Had I not listened to the author speak at my college, I probably would’ve never picked up this book. Books about teachers who live to teach (what I call “vocational novels”) aren’t generally my thing, simply because I learn a little something from every teacher (good and bad, but never online), rather than a lot from one. I prefer books about relationships, be they friendships, love stories, etc. All of the relationships in this book are superficial, at best, nonexistent, at worst.
Before I continue, I will say that Ms. Clark’s “book talk” was fantastic. The way she described her childhood home of Mountain Brook, Alabama, painted an intriguing picture; I was also riveted with the second part of her talk on her friendship with Pat Conroy (author of “The Prince of Tides”). Though I’m the type of person who is impressed with credentials (Ms. Clark graduated from Harvard and has a Ph.D), I will say I’ve never found that the more academic or educated one is, the better writer they are; Ms. Clark is no exception. Creativity and imagination can be nurtured, but I don’t believe they can be taught.
Though Ms. Clark is an engaging speaker, and this book is based on what she knew—real life high school teacher, Martin Hames, who changed her life (though I’m not quite sure how, judging from this book) and was, literally, larger than life (i.e. not fun-sized)—it stirred absolutely no emotion in me. I did not care about any of the characters, including the one I was supposed to care for.
In her talk, Ms. Clark mentioned how it was important that even heroes have their flaws, but there was one thing Norman Laney (i.e. Martin Hames) was a party to that I found reprehensible (75). Laney never seemed to care about helping his students grow as human beings, but only getting them into an Ivy League school (219). That’s impressive, but there’s a whole big world out there that isn’t concentrated in the Northeast. Rather than help students find the college/university that would be a good fit for them, his “one-size-fits-all” solution was to push them into the Ivy League. I never saw him guiding his students to pursue their passions or help them choose a major.
I remember at the talk, when Ms. Clark was talking about Mountain Brook being an elitist bubble, one of the ladies spoke up and said, “Kinda interesting you went from set of elites to another?” (referring to Harvard). I could tell Ms. Clark didn’t like that very much, but the woman was right: the “Hah-vahd” types may promote diversity of race, gender, etc., but not diversity of thought (Christianity or conservatism, I imagine, isn’t very popular there). I can read an author by his/her book, and it is clear that this author has a disdain for the blue-collar worker—those who don’t get a prestigious education and who prefer to work with their hands in a non-artsy way.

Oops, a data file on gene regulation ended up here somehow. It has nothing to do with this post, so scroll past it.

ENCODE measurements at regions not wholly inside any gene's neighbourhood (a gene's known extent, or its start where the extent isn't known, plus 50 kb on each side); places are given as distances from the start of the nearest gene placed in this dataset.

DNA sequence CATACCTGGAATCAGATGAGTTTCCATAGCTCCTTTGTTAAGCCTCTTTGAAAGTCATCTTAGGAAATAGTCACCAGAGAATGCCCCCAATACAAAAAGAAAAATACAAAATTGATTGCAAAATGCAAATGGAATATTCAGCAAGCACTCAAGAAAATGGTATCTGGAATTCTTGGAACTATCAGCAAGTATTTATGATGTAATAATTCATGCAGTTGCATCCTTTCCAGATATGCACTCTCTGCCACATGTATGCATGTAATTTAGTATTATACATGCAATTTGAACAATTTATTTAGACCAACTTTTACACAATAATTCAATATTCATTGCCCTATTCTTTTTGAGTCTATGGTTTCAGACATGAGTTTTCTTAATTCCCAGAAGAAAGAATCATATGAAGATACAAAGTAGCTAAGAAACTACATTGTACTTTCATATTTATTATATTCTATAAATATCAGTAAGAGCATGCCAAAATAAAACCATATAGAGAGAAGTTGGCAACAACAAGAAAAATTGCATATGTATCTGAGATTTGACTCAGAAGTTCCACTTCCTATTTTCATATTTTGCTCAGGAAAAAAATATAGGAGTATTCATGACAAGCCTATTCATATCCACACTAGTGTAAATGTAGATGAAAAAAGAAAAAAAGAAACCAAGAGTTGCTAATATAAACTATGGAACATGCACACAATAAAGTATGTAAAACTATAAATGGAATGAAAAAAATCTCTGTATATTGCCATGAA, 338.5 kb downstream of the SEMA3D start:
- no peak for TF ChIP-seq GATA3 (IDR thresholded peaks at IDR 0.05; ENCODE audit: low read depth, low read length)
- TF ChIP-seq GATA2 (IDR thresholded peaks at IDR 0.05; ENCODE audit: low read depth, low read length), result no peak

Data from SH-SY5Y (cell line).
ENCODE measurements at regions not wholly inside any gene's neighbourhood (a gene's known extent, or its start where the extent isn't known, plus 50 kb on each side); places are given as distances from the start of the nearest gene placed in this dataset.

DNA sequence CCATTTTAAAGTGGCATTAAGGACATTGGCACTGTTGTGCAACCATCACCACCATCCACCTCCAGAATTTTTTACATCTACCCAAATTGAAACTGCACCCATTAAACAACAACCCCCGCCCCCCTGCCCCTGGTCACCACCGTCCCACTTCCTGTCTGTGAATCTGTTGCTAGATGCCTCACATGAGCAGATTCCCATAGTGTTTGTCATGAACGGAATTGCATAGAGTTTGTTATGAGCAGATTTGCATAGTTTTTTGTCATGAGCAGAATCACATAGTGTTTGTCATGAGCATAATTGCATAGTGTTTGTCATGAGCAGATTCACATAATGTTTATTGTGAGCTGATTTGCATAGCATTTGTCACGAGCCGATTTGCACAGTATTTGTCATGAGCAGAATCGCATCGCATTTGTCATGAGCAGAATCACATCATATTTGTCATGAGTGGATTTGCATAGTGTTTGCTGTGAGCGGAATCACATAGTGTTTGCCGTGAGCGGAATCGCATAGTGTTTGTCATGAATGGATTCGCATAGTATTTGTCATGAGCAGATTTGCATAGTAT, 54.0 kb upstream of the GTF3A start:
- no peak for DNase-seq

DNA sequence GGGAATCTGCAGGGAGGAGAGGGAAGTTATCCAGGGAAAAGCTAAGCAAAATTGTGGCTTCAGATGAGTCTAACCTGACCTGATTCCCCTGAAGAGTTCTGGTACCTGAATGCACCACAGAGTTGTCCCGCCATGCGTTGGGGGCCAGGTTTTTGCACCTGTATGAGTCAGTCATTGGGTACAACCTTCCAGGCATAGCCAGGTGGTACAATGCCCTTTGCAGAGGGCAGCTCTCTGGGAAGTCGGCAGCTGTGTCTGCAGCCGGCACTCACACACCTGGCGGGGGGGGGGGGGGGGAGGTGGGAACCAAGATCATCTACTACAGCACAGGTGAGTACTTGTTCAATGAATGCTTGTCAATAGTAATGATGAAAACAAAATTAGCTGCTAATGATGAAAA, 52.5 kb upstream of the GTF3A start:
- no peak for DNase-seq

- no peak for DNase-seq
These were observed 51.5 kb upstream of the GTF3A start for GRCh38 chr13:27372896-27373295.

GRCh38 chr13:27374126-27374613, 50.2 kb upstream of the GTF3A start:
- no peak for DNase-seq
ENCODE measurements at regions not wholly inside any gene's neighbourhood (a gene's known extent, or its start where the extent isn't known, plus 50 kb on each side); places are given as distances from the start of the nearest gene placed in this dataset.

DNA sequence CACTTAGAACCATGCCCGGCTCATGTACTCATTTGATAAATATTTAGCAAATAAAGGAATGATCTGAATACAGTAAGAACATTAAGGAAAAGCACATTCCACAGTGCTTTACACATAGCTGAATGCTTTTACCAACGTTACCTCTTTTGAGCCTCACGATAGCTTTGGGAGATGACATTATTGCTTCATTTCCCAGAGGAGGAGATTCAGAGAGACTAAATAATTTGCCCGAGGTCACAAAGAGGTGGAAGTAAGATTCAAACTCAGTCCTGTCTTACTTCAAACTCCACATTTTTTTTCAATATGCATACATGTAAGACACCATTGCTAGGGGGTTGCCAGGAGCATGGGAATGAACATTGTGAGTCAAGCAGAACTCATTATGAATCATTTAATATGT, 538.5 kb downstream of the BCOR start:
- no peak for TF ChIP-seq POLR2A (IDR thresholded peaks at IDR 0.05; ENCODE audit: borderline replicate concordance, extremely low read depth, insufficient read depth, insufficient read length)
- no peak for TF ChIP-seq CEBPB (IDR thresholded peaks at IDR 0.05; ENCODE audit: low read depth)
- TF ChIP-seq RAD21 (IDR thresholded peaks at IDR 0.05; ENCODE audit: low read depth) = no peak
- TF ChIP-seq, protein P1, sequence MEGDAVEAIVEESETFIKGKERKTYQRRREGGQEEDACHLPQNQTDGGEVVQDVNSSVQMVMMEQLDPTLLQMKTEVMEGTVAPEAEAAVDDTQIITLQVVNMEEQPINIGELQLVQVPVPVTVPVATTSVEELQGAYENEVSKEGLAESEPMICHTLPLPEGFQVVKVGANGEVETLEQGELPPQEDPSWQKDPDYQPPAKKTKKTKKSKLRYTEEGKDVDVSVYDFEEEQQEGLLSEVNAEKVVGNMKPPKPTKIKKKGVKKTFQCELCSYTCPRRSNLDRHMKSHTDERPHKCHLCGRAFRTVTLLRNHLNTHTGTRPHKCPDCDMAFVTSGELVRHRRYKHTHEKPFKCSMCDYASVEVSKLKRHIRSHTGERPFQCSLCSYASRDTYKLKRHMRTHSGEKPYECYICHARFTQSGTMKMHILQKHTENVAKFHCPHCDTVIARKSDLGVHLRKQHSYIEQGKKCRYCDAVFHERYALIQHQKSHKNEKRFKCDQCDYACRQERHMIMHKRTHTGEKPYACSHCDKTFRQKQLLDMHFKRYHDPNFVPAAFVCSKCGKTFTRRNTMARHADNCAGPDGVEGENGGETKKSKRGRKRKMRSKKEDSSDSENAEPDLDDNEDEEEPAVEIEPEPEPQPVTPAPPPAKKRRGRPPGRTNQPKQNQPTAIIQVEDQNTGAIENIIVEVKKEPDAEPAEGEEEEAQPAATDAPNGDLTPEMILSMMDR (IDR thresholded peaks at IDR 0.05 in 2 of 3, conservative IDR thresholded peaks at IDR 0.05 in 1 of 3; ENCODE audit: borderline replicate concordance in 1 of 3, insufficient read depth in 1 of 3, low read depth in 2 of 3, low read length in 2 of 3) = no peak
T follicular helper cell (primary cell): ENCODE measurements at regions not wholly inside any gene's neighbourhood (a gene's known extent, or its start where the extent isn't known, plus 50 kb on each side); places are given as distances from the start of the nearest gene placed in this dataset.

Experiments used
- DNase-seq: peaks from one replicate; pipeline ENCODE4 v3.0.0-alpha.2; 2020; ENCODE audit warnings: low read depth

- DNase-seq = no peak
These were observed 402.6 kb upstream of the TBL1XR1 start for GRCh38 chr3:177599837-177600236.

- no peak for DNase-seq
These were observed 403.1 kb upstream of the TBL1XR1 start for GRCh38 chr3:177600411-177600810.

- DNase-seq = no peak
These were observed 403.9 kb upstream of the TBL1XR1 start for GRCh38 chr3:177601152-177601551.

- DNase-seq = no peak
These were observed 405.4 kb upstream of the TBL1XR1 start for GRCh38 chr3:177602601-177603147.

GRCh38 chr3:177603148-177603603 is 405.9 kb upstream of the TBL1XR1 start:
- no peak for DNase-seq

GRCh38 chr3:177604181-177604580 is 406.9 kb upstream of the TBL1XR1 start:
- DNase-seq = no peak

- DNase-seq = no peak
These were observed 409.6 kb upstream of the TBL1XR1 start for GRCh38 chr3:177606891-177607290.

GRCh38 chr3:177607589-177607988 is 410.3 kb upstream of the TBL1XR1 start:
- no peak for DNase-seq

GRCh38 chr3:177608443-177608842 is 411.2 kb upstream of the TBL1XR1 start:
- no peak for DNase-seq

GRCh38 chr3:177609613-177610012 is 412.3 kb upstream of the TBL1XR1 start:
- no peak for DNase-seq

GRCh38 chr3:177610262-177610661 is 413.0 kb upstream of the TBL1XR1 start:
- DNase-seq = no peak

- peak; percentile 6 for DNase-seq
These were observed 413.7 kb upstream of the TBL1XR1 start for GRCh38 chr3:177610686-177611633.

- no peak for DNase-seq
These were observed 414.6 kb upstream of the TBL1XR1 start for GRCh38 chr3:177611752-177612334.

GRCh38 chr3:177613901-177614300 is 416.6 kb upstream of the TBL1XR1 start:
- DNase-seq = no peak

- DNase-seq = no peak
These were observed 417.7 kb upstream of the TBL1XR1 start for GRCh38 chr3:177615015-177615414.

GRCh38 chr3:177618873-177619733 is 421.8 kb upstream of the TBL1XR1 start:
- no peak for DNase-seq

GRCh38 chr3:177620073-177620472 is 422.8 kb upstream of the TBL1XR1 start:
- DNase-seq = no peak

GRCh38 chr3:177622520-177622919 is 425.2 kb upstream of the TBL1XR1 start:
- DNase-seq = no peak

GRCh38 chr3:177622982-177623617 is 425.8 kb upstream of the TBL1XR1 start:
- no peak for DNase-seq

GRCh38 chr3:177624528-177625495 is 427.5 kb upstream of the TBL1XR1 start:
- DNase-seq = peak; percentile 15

One interesting analysis occurs with the “dull” Midwestern doctor who tells Laney “…the South clings to the worst things about itself simply because it’s afraid it will lose what makes it unique if it changes” (222). I can see this translated to food; the South is knowing for frying everything edible in existence, and our region, in particular, is weighed down with an obesity epidemic. One of the missionaries I knew who served here (she was from British Columbia) gained 15 pounds while on her mission.
This book had so many different characters flitting in and out, I felt they were mere names in an obituary, for all I got to know any of them. I think this would have been a stronger book had the author focused on one (perhaps herself in character form), or just a few students, whose lives were transformed by this particular teacher. I believe it would’ve been even better had it been told with the immediacy of the first-person point-of-view (even if it was told through several viewpoints). Moreover, the reader is never privy to Mr. Laney’s classroom lectures, but, I suppose, like plays, the real action happens behind the scenes (or, in this case, in his office).
If I was Martin Hames, I wouldn’t have appreciated this shady portrayal. There was a bizarre chapter where he suffers from paranoia, thinking people believe he’s a pedophile (162), which was never mentioned before, and it’s never mentioned again, by him or anyone else. Because of his morbid obesity, he is stereotyped as having no sexual feelings, because what would be the use? (Lots of obese individuals still get married and have families—they’re just like anyone else, except bigger.) I can understand his size making it extremely hard to get a date, but to never struggle with such feelings at all made him seem less realistic.